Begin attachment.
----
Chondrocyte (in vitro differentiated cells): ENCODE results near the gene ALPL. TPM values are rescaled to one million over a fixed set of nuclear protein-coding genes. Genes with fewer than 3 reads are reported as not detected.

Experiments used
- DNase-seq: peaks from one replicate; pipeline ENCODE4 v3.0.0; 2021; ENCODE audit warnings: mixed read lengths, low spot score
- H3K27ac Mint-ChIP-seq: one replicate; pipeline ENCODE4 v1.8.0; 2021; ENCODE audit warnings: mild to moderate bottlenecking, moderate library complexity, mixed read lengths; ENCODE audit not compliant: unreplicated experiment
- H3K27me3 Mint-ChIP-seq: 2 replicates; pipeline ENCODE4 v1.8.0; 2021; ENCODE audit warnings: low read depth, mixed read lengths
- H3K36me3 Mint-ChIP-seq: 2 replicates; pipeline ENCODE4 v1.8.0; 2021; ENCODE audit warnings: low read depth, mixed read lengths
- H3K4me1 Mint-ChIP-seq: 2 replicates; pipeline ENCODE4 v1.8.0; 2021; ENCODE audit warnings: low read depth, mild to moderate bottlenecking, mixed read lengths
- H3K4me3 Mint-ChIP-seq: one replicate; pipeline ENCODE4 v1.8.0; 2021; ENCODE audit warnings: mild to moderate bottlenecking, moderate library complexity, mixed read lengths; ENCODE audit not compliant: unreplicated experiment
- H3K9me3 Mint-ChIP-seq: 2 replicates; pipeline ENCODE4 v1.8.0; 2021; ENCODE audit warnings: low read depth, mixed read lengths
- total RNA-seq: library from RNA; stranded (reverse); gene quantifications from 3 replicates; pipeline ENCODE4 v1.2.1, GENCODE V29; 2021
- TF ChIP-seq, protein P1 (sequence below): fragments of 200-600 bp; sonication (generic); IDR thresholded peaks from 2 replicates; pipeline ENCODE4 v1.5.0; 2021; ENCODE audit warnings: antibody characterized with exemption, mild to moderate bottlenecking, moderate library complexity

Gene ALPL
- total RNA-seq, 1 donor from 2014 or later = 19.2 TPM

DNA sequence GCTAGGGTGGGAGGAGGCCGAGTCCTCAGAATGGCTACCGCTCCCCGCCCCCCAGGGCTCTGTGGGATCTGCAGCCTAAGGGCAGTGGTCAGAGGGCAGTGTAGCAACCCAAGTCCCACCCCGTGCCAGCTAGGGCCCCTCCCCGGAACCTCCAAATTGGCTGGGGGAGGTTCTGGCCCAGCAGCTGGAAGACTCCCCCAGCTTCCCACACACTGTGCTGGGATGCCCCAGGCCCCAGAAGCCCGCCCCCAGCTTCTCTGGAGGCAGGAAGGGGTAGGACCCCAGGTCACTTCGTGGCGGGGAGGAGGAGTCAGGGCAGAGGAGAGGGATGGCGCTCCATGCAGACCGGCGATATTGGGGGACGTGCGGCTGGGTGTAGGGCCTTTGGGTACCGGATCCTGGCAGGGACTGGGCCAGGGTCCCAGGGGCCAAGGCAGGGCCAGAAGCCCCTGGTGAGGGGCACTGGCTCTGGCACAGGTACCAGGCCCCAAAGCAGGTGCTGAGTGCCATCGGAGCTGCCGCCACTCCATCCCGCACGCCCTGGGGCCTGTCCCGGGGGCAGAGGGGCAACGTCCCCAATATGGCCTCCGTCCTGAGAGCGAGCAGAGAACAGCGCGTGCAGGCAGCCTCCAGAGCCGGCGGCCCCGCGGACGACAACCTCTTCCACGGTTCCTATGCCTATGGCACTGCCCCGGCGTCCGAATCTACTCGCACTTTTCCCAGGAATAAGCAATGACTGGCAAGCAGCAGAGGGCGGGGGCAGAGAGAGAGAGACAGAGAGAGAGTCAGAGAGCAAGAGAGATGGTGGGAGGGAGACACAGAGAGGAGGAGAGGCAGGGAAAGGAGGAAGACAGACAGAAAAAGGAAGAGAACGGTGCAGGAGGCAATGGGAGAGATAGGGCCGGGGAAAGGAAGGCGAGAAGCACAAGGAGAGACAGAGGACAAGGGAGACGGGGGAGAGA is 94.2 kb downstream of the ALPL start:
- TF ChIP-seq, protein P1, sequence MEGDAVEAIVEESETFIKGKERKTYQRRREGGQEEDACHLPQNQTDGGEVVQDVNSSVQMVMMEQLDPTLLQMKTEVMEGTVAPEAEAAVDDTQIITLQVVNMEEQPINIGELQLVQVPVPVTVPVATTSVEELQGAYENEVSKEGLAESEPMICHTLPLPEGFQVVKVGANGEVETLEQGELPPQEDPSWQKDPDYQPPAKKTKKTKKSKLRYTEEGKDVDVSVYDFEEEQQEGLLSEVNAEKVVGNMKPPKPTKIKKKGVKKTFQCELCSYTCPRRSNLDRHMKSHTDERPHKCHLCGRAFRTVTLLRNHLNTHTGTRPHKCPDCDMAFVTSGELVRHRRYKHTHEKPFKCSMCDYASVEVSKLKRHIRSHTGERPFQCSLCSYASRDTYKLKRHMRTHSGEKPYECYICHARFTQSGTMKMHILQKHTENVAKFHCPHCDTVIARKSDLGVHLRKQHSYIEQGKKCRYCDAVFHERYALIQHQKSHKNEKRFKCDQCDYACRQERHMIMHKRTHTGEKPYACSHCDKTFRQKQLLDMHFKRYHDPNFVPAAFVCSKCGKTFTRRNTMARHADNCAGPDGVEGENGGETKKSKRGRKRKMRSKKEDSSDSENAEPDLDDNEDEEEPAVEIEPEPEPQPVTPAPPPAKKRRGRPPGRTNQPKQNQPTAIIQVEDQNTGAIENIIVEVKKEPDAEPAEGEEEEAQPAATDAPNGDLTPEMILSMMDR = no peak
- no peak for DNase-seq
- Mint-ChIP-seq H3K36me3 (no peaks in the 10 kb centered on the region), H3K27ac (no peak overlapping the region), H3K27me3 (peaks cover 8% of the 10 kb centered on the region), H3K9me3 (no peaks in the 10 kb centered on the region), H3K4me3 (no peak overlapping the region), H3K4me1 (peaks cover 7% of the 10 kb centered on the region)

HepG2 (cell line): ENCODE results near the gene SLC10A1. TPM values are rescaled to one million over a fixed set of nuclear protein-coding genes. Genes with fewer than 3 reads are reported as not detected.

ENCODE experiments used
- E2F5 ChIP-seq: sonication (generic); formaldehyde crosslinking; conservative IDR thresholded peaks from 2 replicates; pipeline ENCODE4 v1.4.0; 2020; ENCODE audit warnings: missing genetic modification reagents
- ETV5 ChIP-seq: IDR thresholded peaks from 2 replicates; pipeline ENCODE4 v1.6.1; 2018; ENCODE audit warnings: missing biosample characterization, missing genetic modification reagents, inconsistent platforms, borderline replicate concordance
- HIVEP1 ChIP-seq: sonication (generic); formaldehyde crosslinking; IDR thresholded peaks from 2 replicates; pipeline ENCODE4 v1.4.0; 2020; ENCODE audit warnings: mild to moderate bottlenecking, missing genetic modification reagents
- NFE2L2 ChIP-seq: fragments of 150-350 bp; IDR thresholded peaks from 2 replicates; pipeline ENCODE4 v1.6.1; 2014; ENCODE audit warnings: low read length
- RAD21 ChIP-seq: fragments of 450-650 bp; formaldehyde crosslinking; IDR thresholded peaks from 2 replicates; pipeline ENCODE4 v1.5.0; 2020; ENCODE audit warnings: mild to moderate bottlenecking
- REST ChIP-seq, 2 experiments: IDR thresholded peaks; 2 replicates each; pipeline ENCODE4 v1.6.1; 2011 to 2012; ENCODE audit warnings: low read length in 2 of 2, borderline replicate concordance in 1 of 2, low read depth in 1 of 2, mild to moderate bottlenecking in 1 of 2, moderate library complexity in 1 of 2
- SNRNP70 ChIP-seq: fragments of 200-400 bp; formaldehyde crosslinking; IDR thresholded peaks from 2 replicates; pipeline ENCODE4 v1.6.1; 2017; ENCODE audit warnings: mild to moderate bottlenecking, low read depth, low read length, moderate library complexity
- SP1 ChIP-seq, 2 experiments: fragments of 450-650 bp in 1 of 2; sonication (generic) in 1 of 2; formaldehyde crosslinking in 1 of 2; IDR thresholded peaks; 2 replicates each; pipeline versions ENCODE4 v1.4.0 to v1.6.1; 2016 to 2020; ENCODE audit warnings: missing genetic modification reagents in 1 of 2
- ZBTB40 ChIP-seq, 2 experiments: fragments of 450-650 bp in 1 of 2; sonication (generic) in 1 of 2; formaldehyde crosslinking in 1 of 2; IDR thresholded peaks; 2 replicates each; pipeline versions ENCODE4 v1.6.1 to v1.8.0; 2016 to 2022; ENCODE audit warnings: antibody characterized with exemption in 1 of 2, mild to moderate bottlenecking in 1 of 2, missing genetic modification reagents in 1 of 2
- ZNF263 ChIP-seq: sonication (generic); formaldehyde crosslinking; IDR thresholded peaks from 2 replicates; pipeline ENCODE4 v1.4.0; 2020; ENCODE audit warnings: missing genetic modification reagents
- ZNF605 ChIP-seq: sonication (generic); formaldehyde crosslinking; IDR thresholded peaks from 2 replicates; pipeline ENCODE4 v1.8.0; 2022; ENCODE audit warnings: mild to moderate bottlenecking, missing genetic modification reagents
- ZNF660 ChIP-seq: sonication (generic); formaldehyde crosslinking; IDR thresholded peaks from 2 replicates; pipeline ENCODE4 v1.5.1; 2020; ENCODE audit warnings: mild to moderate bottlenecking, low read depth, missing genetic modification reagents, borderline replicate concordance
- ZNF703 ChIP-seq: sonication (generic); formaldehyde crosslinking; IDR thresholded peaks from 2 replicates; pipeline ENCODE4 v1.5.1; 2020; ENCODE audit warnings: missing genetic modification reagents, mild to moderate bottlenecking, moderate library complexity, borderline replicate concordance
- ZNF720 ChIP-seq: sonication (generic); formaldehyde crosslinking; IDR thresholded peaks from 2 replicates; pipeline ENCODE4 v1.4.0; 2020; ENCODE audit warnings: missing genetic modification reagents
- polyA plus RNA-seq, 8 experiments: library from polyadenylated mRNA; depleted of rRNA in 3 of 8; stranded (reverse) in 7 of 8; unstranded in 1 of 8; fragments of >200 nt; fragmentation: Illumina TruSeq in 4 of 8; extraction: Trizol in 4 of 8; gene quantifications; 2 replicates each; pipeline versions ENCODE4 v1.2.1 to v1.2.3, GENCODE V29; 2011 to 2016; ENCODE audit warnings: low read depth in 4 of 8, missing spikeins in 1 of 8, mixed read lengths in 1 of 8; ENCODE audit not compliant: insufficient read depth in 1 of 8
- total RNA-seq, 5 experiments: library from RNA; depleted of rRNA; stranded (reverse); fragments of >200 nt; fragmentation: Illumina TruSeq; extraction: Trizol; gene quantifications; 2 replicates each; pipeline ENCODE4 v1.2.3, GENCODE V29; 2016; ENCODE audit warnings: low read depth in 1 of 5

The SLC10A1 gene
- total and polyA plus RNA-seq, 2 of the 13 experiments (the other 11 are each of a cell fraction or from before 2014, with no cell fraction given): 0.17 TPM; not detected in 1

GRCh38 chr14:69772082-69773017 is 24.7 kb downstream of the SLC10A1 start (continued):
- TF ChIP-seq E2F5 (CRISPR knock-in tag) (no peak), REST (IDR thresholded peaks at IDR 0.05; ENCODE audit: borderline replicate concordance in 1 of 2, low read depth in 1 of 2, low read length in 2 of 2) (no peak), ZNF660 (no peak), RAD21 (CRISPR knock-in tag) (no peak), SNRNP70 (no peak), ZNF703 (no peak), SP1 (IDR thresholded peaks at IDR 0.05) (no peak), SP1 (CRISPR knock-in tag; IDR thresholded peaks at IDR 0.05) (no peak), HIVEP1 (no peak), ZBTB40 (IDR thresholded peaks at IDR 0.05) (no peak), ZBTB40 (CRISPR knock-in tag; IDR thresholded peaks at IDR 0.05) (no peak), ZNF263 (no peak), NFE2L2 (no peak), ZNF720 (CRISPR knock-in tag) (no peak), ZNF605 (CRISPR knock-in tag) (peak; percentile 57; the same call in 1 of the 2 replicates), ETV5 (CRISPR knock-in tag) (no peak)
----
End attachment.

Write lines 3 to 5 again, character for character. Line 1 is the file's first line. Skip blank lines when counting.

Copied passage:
- DNase-seq: peaks from one replicate; pipeline ENCODE4 v3.0.0; 2021; ENCODE audit warnings: mixed read lengths, low spot score
- H3K27ac Mint-ChIP-seq: one replicate; pipeline ENCODE4 v1.8.0; 2021; ENCODE audit warnings: mild to moderate bottlenecking, moderate library complexity, mixed read lengths; ENCODE audit not compliant: unreplicated experiment
- H3K27me3 Mint-ChIP-seq: 2 replicates; pipeline ENCODE4 v1.8.0; 2021; ENCODE audit warnings: low read depth, mixed read lengths